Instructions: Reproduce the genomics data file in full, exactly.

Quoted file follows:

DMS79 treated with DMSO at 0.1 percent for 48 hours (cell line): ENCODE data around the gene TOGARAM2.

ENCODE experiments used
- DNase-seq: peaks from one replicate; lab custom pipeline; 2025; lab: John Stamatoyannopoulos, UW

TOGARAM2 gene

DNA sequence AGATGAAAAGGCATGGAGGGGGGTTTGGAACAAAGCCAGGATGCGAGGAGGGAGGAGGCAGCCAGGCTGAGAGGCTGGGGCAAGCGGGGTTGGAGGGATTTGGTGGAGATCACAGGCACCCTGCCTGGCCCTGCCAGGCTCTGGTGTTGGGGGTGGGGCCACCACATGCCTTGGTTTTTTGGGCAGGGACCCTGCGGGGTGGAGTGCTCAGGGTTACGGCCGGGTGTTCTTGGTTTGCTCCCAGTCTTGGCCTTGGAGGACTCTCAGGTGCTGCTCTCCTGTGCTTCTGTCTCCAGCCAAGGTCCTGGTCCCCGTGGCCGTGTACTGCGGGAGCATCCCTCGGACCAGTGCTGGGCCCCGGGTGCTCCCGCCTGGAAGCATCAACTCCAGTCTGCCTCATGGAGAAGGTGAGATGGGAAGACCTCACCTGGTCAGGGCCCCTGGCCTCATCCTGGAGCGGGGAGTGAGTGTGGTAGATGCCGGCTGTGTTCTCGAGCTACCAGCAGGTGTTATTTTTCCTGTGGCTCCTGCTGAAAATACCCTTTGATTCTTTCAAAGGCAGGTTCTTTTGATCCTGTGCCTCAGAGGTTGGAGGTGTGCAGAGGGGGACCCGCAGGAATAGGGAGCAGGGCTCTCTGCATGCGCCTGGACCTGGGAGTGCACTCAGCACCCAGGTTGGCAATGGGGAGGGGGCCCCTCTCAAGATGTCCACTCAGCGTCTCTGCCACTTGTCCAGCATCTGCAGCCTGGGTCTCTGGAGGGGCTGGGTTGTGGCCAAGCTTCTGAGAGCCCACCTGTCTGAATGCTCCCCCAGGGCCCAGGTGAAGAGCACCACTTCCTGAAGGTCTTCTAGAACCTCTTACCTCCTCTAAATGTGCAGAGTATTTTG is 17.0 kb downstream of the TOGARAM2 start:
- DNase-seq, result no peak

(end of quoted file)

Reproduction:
DMS79 treated with DMSO at 0.1 percent for 48 hours (cell line): ENCODE data around the gene TOGARAM2.

ENCODE experiments used
- DNase-seq: peaks from one replicate; lab custom pipeline; 2025; lab: John Stamatoyannopoulos, UW

TOGARAM2 gene

DNA sequence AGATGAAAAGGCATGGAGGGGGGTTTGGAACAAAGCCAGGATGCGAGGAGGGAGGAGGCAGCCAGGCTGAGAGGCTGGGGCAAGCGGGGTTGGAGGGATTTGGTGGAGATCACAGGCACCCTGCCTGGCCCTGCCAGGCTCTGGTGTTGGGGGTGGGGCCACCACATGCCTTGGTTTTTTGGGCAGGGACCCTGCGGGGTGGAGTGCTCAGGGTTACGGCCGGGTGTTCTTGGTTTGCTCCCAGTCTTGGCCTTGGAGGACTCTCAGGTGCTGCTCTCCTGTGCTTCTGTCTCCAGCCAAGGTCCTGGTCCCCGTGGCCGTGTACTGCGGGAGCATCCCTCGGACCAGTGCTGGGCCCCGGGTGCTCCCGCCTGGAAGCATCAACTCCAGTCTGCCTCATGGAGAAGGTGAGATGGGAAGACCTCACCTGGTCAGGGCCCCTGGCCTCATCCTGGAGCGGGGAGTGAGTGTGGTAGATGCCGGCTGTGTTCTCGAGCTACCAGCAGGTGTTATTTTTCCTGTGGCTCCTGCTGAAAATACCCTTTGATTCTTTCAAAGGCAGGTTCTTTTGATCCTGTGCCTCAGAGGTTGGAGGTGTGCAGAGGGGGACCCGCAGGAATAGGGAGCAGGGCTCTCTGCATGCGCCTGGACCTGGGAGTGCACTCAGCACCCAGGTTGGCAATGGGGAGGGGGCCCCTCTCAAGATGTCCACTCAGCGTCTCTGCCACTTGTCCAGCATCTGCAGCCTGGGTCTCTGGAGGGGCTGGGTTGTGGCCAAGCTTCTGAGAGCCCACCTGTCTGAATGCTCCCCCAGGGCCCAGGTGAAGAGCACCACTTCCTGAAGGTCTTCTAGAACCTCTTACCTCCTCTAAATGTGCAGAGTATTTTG is 17.0 kb downstream of the TOGARAM2 start:
- DNase-seq, result no peak